It’s 2020: time is a mystery, ‘summer’ is a mixture of melting days and suffocating humidity, unpeppered by recognisable clichés like ‘vacay with this one’ or ‘festival times with my faves’, and the office just a place you used to have to pay for lunch.
And yet, there is one thing that continues to plague us (especially in the month just gone): the Out Of Office. With most of us ironically actually literally OOO, but still WFH, emails have become a life raft, tying us to some semblance of a job/life we used to know. And the OOO message or auto-reply has therefore become even more of a key method of communication. It’s probably also become at least 76 per cent more annoying. So here’s what we’ve learned from OOOs: The 2020 Edition.
It’s still not possible to be genuinely funny
Most people understand that all you need from an OOO is dates and a forwarding address. The rest think it’s the place to show off that whacky personality. "Hello! I’m OOO – whatever that means in these COVID times!", "Hey! I’m OOO, by which I mean across the room providing childcare!", "I’m OOO for 14 days in the Bahamas – LOL, I wish, I’m in Skegness", "I’m out of the “office”, read: bedroom." When 2020 this much of a joke, there’s not much room for coronavirus laughs. So don’t try it.
Welcome to the August black hOOOle
What’s your score? Ours is five. That’s the amount of people we’ve tried to send an email to in an organisation, after following OOO messages suggesting the best point of contact… before finding out they’re also OOO and their point of contact is, too. In 2020, this is intensified by furlough, people being forced to actually take some annual leave after lockdown and filling in childcare around school holidays. And that if we’re going to have to holiday in the UAE this year, we’re all attempting to do it in the same 4-16 days that there might actually be cooler weather.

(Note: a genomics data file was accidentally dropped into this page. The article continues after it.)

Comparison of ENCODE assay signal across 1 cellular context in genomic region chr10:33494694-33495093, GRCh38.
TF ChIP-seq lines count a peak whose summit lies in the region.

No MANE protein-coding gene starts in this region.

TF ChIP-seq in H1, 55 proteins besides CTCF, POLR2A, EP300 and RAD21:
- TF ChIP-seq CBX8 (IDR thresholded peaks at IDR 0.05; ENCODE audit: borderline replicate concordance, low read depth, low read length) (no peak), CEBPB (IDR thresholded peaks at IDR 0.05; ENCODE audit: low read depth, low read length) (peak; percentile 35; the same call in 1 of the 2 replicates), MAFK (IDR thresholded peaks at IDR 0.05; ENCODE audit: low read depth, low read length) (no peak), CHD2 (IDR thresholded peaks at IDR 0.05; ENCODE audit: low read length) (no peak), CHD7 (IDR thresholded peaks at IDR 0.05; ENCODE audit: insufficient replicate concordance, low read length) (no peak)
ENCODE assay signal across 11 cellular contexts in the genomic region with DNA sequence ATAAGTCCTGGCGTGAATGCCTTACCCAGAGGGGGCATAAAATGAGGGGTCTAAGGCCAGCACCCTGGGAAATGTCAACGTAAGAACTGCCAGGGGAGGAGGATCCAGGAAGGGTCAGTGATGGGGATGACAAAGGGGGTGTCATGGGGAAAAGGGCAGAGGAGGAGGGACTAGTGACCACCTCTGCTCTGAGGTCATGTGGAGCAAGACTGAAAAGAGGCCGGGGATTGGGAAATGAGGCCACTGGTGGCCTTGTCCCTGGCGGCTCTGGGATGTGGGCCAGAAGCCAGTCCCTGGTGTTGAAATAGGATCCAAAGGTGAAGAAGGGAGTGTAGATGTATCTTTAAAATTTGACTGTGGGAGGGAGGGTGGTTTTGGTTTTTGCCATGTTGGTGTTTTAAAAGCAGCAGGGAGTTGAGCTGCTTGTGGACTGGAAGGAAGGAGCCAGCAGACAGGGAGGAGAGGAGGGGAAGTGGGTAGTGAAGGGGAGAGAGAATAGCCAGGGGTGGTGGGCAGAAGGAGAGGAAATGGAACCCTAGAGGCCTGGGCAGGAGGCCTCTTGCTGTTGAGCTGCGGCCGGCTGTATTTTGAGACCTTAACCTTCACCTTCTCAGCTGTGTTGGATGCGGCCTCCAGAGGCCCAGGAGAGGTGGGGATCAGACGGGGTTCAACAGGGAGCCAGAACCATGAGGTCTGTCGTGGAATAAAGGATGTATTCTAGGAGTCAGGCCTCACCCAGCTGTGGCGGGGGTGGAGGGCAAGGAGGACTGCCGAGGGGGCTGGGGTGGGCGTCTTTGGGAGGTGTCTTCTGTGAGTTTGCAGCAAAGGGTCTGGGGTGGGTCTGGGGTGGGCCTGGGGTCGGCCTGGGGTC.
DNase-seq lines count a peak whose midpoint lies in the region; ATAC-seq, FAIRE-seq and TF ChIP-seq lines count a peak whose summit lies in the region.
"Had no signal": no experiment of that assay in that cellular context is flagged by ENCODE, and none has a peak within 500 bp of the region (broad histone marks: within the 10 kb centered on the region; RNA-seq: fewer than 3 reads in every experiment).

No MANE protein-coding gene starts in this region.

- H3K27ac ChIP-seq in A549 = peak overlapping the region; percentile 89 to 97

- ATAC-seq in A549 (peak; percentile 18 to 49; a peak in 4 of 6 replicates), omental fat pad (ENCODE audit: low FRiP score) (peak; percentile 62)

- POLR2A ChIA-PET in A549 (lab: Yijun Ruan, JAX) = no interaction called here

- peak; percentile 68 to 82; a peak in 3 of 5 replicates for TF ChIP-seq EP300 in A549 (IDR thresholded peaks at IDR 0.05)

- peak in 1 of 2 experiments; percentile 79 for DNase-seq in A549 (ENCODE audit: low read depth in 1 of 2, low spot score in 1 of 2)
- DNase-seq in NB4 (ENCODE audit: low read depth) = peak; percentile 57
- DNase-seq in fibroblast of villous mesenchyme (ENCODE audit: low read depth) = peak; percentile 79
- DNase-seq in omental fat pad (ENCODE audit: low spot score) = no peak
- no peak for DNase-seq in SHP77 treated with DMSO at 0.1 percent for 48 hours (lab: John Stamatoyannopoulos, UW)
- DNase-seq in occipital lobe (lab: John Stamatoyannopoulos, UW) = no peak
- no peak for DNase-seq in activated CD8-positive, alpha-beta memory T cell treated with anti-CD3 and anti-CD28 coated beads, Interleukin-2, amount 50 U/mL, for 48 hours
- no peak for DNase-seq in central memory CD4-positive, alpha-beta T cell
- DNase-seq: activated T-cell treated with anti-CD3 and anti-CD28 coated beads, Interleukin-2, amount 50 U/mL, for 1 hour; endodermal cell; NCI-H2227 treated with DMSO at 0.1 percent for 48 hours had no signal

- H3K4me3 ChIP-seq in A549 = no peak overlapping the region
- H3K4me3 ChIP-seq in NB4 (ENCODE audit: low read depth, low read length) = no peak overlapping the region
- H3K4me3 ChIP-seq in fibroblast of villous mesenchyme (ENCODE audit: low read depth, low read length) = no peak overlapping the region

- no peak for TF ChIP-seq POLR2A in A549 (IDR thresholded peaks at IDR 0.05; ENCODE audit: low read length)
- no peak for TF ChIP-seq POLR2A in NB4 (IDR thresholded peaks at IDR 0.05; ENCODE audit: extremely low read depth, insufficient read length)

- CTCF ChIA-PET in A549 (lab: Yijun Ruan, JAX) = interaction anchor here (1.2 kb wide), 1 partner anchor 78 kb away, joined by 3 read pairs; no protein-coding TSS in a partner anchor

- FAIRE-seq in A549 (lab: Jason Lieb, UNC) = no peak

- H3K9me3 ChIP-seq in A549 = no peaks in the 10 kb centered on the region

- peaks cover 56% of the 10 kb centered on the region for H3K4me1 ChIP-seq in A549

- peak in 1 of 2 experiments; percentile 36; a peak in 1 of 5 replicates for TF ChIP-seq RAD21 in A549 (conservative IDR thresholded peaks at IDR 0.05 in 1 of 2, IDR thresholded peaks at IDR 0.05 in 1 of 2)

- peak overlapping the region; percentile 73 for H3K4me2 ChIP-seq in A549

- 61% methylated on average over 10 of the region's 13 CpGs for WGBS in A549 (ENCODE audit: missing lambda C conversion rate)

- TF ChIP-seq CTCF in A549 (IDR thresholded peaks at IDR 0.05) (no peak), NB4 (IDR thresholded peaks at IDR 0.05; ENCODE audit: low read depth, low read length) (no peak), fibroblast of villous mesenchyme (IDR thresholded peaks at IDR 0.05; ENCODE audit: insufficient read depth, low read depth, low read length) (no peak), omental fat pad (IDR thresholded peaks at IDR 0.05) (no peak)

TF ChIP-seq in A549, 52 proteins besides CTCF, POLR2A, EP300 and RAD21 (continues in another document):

OOO still means OME (Off My Emails)
Every year brings the ghastly "Just popping this to the top of your inbox now you’re back"-ers. But the year 2020 has brought out their twisted cousins: the "I know you are OOO, but just sending in case you’re checking emails"-ers. Shudder. With work/childcare/holidays/life/friends/institutions/society collapsing all around us, there aren’t many boundaries. PLEASE just give someone their five minutes of annual leave without your electronic pestering.
We’ve lost it
"Hello! I’m just OOO for 13 minutes while I run to Spinneys, but I am available on my mobile and will be keeping an eye on emails apart from when I'm crossing the A road and will respond on my return." Never mind the fact we used to regularly do our whole family’s Christmas shopping on our lunch "hour", or gossip in the "meeting" room for 36 minutes about who’d left the shared kitchen in such a state – lockdown has left us feeling we need to be constantly accountable for our whereabouts. God forbid we don’t respond to a "PING" and someone thinks we’re slacking. Man, we miss slacking…
We need an IBJGMAS
That’s an "I’m Back Just Give Me A Second" auto-response. As we’ve necessarily had to become more glued to our computers to communicate, we’ve all seen our email admin load double, meaning the amount we need to wade through when we get back is huge. We need an email holiday after our holiday, before it’s reasonable people should expect a response. Thanks.
But at least we’ve stopped Insta-bragging
I’ve seen barely a quarter of the Instagram stories I usually see, of people taking pictures of their OOO with a dancing gif to match. So that’s something…
Photo: Emma Matthews at Unsplash